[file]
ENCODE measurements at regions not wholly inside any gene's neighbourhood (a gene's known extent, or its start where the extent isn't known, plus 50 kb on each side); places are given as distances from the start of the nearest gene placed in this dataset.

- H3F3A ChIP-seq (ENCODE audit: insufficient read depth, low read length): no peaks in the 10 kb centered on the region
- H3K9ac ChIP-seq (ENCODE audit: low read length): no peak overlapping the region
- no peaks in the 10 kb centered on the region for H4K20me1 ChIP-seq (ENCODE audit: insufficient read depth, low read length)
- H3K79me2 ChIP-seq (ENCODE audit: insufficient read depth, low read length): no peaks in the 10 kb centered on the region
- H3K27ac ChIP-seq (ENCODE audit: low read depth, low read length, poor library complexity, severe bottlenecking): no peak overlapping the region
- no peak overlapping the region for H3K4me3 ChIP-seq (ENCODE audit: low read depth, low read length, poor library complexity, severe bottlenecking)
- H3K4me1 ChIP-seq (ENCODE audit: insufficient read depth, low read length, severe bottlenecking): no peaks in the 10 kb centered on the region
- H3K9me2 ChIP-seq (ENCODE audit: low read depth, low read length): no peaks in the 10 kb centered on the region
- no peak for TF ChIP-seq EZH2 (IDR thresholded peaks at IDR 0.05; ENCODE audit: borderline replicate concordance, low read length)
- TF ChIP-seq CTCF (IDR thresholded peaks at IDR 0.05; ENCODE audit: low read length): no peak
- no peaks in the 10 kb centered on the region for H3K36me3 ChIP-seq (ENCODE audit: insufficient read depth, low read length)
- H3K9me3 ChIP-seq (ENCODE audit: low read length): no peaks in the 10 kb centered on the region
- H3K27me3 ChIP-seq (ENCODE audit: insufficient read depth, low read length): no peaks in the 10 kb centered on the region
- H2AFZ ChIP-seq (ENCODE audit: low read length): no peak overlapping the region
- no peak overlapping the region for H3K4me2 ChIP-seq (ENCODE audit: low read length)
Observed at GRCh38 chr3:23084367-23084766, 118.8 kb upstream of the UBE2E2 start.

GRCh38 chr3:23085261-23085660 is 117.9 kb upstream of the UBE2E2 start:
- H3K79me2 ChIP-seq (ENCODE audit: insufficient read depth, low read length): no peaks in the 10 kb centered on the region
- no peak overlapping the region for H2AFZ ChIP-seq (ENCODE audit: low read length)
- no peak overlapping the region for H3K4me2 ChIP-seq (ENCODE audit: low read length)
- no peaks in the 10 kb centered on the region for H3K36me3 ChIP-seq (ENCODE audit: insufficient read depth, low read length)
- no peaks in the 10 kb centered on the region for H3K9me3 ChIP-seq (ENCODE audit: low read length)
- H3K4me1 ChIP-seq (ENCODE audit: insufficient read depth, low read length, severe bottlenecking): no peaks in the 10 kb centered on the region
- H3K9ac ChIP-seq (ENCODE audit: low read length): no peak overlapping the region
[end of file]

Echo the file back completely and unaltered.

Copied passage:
ENCODE measurements at regions not wholly inside any gene's neighbourhood (a gene's known extent, or its start where the extent isn't known, plus 50 kb on each side); places are given as distances from the start of the nearest gene placed in this dataset.

- H3F3A ChIP-seq (ENCODE audit: insufficient read depth, low read length): no peaks in the 10 kb centered on the region
- H3K9ac ChIP-seq (ENCODE audit: low read length): no peak overlapping the region
- no peaks in the 10 kb centered on the region for H4K20me1 ChIP-seq (ENCODE audit: insufficient read depth, low read length)
- H3K79me2 ChIP-seq (ENCODE audit: insufficient read depth, low read length): no peaks in the 10 kb centered on the region
- H3K27ac ChIP-seq (ENCODE audit: low read depth, low read length, poor library complexity, severe bottlenecking): no peak overlapping the region
- no peak overlapping the region for H3K4me3 ChIP-seq (ENCODE audit: low read depth, low read length, poor library complexity, severe bottlenecking)
- H3K4me1 ChIP-seq (ENCODE audit: insufficient read depth, low read length, severe bottlenecking): no peaks in the 10 kb centered on the region
- H3K9me2 ChIP-seq (ENCODE audit: low read depth, low read length): no peaks in the 10 kb centered on the region
- no peak for TF ChIP-seq EZH2 (IDR thresholded peaks at IDR 0.05; ENCODE audit: borderline replicate concordance, low read length)
- TF ChIP-seq CTCF (IDR thresholded peaks at IDR 0.05; ENCODE audit: low read length): no peak
- no peaks in the 10 kb centered on the region for H3K36me3 ChIP-seq (ENCODE audit: insufficient read depth, low read length)
- H3K9me3 ChIP-seq (ENCODE audit: low read length): no peaks in the 10 kb centered on the region
- H3K27me3 ChIP-seq (ENCODE audit: insufficient read depth, low read length): no peaks in the 10 kb centered on the region
- H2AFZ ChIP-seq (ENCODE audit: low read length): no peak overlapping the region
- no peak overlapping the region for H3K4me2 ChIP-seq (ENCODE audit: low read length)
Observed at GRCh38 chr3:23084367-23084766, 118.8 kb upstream of the UBE2E2 start.

GRCh38 chr3:23085261-23085660 is 117.9 kb upstream of the UBE2E2 start:
- H3K79me2 ChIP-seq (ENCODE audit: insufficient read depth, low read length): no peaks in the 10 kb centered on the region
- no peak overlapping the region for H2AFZ ChIP-seq (ENCODE audit: low read length)
- no peak overlapping the region for H3K4me2 ChIP-seq (ENCODE audit: low read length)
- no peaks in the 10 kb centered on the region for H3K36me3 ChIP-seq (ENCODE audit: insufficient read depth, low read length)
- no peaks in the 10 kb centered on the region for H3K9me3 ChIP-seq (ENCODE audit: low read length)
- H3K4me1 ChIP-seq (ENCODE audit: insufficient read depth, low read length, severe bottlenecking): no peaks in the 10 kb centered on the region
- H3K9ac ChIP-seq (ENCODE audit: low read length): no peak overlapping the region